Fast startup is a great feature for improving boot time, but sometimes this can cause problems for Linux dual boot users, or take up precious hard drive space on your machine.


Fast startup is one of the most commonly used features in Windows, designed to improve boot times when starting your PC. Most PCs have this enabled by default, and for the vast majority of users we’d recommend to keep this enabled for the best experience.

However, if you’re one of the users that finds you need to disable this feature (or wants to save some hard drive space), follow this guide to learn more about Fast Startup and how to disable this.

What is Fast Startup?

PCs can be turned off, restarted, and booted up again many times a day, and Microsoft claims that on average each of us boots their PC at least once a day. The good news is that with the Windows fast startup experience, the days of minutes long boot times are gone on Windows 10.

Fast startup is an attempt by Microsoft to speed up this process, by putting your PC into a mixed power state between Hibernation and full shut down. Whilst your PC may look like it’s completely powered off, Windows is actually saving the kernel state to your hard drive and loads this when booting.

Overall this can mean a significant boost to startup times, however this also means that your PC may not be “truly” powered off as you’d expect.

Should I disable fast startup?

Sounds great - why would I want to disable this? Whilst most users will want to keep this activated, there are a couple of situations where it might make sense to disable this.

  • Dual booting with Linux - whilst fast startup is great if you only have one operating system (OS) on the machine, if you want to dual boot with Linux then you might run into problems. Typically the Linux os-prober will not be able to identify Windows 8 or 10 with fast startup enabled, and this may also lock the hard drive (preventing Linux working correctly at all).

  • Devices not supporting hibernation - whilst infrequent, some PCs may run into hardware problems with supporting hibernation. This may appear as buttons on the keyboard not working, the power button being unresponsive, or in some cases being faced with a blank monitor screen until a full restart is carried out.

  • Interference with encrypted disk images - if you’re using something like TrueCrypt or other 3rd party encryption programs, some users have reported compatibility issues with fast startup. This is usually resolved by unmounting the encrypted drives, but if this doesn’t happen automatically you may run into problems.

  • Shutdown should shutdown - fundamentally, fast startup may be counterintuitive to what some users are expecting to happen. Although this speeds up your system, your PC does not truly power off with this mode enabled.

  • Save on hard drive space - although the HD space requirements aren’t massive, if you’d prefer that nothing extra is saved to the hard drive then disabling this is an option.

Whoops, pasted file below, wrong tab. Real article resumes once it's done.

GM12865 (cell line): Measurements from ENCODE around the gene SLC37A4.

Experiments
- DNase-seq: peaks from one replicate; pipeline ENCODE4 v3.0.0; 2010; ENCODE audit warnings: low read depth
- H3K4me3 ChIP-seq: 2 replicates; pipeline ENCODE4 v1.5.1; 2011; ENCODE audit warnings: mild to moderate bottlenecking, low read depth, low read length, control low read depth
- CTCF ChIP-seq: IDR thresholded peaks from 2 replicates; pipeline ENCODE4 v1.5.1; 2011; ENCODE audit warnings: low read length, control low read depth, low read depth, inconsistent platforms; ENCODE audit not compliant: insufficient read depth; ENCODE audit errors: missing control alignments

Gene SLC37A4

How to Disable/Enable Fast Startup

The good news is that disabling / enabling fast startup is pretty easy, and can be done in a few simple steps.

  1. Press Windows key + X and select Power Options from the menu that appears.

  1. Alternatively, click Start, and type “Power Options” into the search bar, and select Power & sleep settings. You will then need to select Additional power settings on the right hand side of the settings screen.

  2. You should now see the Power Options window. Select Choose what the power buttons do on the left hand side.

  1. Click on Change settings that are currently unavailable to enable advanced configuration
  2. Uncheck Turn on fast start-up (recommended)

  1. Click Save Changes and you’re good to go!

Disable/Enable Fast Startup via Group Policy Editor

If you’re an enterprise user, running either Windows 10 Pro, Enterprise or Education editions, you may want to use the Group Policy Editor to make changes to your devices.

Unfortunately the Group Policy Editor cannot be used to completely disable fast startup, but using this method can be used to enforce the local group policy.

If Fast Startup options do not appear in your settings using the method above, use this method to re-enable your settings.

Local Group Policy Editor

  1. Click Start, and search for edit group policy in the Windows search bar.
  2. Press “Edit Group Policy” to load the Local Group Policy Editor.
  3. Navigate to Computer Configuration > Administrative Templates > System > Shutdown

  1. Right click on Require use of fast startup and select Edit

Editing this policy provides a couple of different options:

  • Enabled - Fast Startup will always be used if this setting is selected.
  • Disabled - Fast Startup is not enforced, and will use the local policy (aka control panel settings).
  • Not Configured - by default most machines will have this set to not configured. If this option is used, Fast Startup is not enforced and will use the local policy (aka control panel settings).

Setting this option to either Disabled or Not Configured will allow you to disable fast startup via control panel options.

Alternatively if you wish to enforce fast startup across the local group, set this policy to Enabled to ignore control panel options.

In conclusion…

We hope this tutorial has been useful. As always, if you run into any issues, feel free to create a new thread on our help forums for free expert technical support!

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